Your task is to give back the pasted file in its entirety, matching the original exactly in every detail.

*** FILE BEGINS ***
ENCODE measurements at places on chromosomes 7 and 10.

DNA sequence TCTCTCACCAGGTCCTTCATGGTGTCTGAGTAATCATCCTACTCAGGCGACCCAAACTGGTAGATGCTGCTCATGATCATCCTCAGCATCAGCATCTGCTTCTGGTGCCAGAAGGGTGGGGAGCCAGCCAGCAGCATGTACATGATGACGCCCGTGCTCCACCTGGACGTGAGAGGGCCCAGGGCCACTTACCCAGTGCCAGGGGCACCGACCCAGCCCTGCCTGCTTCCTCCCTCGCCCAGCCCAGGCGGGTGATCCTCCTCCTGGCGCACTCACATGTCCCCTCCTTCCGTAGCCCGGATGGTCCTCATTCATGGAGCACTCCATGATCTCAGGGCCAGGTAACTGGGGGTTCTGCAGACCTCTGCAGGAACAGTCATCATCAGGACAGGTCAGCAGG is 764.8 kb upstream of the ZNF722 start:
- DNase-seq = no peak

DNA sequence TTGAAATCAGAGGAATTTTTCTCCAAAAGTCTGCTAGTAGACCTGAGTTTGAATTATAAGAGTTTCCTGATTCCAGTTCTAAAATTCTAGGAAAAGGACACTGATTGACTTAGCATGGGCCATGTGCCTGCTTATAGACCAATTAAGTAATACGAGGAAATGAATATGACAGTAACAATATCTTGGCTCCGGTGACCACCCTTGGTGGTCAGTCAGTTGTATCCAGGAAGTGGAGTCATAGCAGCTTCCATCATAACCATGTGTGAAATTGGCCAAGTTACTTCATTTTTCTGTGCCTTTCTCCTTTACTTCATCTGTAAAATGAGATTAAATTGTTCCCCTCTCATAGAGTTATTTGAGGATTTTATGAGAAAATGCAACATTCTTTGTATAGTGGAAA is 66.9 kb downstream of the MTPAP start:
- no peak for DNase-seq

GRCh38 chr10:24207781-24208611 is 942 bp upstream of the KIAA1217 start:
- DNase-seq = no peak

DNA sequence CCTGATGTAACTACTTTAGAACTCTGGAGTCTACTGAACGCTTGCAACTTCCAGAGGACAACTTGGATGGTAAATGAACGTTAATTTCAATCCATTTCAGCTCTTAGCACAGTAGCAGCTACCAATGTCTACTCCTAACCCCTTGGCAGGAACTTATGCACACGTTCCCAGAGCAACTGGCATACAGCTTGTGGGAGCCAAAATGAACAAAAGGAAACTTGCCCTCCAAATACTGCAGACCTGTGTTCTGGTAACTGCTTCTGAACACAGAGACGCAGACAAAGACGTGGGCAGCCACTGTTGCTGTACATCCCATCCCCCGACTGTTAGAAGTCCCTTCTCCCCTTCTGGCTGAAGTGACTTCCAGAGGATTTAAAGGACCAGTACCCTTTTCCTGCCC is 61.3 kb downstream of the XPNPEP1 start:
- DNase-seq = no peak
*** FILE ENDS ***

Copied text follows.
ENCODE measurements at places on chromosomes 7 and 10.

DNA sequence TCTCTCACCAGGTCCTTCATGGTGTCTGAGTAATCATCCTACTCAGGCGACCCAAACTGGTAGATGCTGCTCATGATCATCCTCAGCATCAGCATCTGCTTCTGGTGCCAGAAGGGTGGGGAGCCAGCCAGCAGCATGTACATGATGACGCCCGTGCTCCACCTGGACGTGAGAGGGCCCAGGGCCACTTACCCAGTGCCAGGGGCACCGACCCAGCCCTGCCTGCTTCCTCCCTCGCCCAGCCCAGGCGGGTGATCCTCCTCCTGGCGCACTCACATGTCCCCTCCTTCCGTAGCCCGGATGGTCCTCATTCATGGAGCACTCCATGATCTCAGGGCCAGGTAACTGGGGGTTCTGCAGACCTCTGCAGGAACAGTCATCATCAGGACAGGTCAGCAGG is 764.8 kb upstream of the ZNF722 start:
- DNase-seq = no peak

DNA sequence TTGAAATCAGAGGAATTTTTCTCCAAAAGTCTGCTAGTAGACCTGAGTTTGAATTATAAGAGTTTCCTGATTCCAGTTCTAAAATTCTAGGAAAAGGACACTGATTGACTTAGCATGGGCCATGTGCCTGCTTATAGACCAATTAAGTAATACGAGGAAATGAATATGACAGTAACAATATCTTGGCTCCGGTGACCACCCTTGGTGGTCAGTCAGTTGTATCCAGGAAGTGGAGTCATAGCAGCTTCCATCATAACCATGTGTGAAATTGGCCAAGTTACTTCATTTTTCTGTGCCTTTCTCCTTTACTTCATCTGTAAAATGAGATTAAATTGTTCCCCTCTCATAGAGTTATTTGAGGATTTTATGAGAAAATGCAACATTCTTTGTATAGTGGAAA is 66.9 kb downstream of the MTPAP start:
- no peak for DNase-seq

GRCh38 chr10:24207781-24208611 is 942 bp upstream of the KIAA1217 start:
- DNase-seq = no peak

DNA sequence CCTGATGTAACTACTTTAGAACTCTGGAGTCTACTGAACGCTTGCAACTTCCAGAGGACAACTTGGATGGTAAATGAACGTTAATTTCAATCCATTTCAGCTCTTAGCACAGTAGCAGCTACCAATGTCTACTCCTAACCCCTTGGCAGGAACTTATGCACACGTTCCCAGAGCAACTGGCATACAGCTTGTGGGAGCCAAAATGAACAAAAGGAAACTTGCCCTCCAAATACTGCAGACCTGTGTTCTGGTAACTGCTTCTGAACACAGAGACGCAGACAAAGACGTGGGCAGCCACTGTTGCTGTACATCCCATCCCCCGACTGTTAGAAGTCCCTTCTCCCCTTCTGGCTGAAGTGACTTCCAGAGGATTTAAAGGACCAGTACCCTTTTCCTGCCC is 61.3 kb downstream of the XPNPEP1 start:
- DNase-seq = no peak